Jim Tedford, a retired teacher and community member, said given the city and county tax increases, he has concerns about the budget and proposed tax increase from the school district. He questioned why the board is hiring three more assistant principals at its secondary schools. He also expressed concern about the salary and benefits the board is paying the new Superintendent.
The board continued its discussion of the FY19 budget, including the addition of two special education teachers for elementary schools, one additional transition teacher for post high schools students with mild/moderate disabilities, the cost of the classified job study recommendations, and the elimination of some student fees.
Two Additional Special Education Teachers: Interim Principal David Gomez shared data that illustrates significant gains academically when there are additional specialized personnel helping special education students. Special education teachers also require additional time for professional development for better alignment with general ed teachers and interventionists. The teachers current caseloads do not allow them to provide the kind of one-on-one instruction they would like to give to their students. Additionally, a new law requires more accountability from school districts to show that special education students are making progress.
One Additional Transition Teacher: The board agreed to not fund the transition teacher position for post high school in this budget but will use the coming year to find out the needs of students and parents for such a program.
Classified Job Study: Business Administrator Todd Hauber said 29 employees are impacted by the district’s recent review and salary study of classified positions.
Elimination of Academic Student Fees: The board affirms that a public education should be free to the patrons of the school district and that barriers to public education should be removed wherever possible. In that effort, the school board has waived the fee requirements for mandatory and academic fees for the 2018-19 school year. Hauber presented the board with a list of discontinued academic students fees in the amount of $691,900. The board’s action is not a categorical waiver of all fees. Fees subject to this action include fees for elective courses and general education expenses. This action does not extend, at this time, to extracurricular fees and other fees for activities conducted outside the normal hours of the school day. In all cases, remaining school fees are subject to State law and district waiver policy.Hauber recommendedthe rental of musical instruments remain with the families this coming school year while the district spends the year learning more about how best to manage instruments at its secondary schools.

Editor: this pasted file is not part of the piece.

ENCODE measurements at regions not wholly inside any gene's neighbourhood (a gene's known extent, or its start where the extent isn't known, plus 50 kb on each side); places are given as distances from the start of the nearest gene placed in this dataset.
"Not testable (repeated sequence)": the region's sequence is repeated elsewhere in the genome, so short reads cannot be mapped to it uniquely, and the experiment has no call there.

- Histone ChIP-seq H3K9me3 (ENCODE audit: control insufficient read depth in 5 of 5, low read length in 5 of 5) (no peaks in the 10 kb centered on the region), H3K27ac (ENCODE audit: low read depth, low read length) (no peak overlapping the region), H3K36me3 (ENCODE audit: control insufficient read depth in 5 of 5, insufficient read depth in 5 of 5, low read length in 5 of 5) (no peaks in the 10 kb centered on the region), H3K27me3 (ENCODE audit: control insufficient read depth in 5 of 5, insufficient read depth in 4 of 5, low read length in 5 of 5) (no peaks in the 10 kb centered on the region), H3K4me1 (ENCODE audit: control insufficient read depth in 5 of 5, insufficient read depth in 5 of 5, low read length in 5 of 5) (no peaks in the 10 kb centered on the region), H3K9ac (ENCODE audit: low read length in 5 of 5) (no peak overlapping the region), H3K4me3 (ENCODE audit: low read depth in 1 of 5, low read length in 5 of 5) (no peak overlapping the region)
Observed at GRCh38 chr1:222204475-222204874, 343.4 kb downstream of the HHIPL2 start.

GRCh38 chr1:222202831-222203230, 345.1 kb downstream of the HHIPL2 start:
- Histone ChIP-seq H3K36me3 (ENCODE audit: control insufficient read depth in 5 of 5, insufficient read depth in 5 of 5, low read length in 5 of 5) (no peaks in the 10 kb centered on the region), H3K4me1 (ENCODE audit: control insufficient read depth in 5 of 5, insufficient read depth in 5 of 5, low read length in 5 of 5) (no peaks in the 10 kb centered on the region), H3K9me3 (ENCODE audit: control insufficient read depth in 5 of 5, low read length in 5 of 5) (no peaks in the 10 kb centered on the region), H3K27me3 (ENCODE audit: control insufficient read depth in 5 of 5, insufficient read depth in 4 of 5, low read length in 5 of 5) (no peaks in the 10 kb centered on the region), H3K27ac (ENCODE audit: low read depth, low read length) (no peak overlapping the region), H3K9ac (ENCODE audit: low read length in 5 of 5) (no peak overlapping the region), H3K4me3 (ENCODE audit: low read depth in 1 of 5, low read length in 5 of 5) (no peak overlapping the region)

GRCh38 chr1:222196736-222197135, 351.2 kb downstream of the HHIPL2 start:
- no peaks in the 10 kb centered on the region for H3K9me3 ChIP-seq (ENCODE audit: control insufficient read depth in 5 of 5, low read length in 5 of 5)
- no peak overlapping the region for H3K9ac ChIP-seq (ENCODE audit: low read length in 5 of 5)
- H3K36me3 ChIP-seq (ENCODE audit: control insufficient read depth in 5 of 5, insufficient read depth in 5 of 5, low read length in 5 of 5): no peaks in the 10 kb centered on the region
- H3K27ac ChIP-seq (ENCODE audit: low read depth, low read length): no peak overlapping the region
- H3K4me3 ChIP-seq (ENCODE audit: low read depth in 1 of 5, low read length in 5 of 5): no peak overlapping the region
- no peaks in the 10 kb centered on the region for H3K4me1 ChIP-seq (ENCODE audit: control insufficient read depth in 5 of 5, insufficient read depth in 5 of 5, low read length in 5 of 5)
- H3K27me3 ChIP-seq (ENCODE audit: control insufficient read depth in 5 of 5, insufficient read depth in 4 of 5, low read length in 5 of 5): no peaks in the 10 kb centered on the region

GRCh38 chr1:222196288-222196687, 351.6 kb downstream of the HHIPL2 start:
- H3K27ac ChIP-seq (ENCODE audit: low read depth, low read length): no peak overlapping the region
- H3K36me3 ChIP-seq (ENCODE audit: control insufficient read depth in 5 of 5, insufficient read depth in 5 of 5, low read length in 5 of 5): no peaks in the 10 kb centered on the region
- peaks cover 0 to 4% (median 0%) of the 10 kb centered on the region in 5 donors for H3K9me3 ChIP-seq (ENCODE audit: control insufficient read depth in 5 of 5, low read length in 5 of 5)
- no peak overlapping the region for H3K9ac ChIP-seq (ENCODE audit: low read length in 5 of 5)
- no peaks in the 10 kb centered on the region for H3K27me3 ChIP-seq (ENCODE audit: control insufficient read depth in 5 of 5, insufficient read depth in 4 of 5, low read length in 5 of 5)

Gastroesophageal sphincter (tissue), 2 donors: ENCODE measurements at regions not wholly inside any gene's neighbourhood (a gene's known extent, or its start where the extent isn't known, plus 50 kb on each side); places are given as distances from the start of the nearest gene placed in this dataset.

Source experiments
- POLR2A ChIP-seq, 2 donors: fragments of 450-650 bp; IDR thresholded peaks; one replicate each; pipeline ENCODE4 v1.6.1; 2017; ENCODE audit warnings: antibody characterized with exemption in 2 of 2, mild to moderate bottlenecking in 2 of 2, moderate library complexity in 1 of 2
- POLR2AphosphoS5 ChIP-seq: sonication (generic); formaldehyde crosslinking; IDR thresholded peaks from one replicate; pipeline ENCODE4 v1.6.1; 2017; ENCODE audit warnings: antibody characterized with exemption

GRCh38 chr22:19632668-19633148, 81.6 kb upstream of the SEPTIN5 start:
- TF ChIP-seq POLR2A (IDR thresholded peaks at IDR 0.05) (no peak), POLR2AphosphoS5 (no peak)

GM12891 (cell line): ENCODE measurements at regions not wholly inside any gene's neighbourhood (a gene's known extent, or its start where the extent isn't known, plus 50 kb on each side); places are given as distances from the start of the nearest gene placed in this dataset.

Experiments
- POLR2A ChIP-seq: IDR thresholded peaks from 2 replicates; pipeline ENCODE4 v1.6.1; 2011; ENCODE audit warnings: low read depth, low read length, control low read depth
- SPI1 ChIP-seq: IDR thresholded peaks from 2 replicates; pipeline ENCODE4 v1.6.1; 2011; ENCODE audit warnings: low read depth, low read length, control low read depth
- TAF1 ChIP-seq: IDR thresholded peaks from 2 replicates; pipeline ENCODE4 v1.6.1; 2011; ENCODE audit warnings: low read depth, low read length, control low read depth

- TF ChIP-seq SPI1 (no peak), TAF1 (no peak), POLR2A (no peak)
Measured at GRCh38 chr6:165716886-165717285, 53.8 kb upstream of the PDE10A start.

Board member Petra Butler recommended increase the board’s compensation by $7,000. She said the board does a tremendous amount of work and said the additional compensation will attract more people to run for the board. Board President Andrew Caplan said a study was completed a few years ago on board compensation. The board will review the study.
Interim Superintendent Gomez said the fencing materials have been ordered and work will begin on Monday. Work will also begin Monday on the elementary schools’ entryways and the additional items that have been added to the architectural plans. A districtwide visitor management system has been purchased and will be tested in the district’s summer school programs over the next few months. He said he is keeping the new superintendent, Dr. Jill Gildea, updated on the safety projects underway and they will be creating contingency plans, in the event that a project is not complete before school starts this fall.
Maryann Billington with the Action Leadership Group based in Salt Lake City facilitated training for board members
Summer is a great break from school but not a great break from learning. That’s why Park City School District is excited to offer Summer School again this year for students in grades 1-8, starting June 18. Online registration is now open.
This is the first summer the district is offer sessions for students going in to grades 7 and 8. Secondary Summer School will be based on project learning with field trips to the Egyptian Theater, and enjoying activities such as yoga, hiking, paddle boarding, street art, break dancing, and art. Students will also take part in service projects.
The secondary Summer School, held at Treasure Mountain Junior High, runs June 18-July 12, Monday through Thursday. The elementary Summer School, held at McPolin Elementary, runs June 18-July 26, Monday through Thursday. Cost is $100 and includes breakfast and lunch.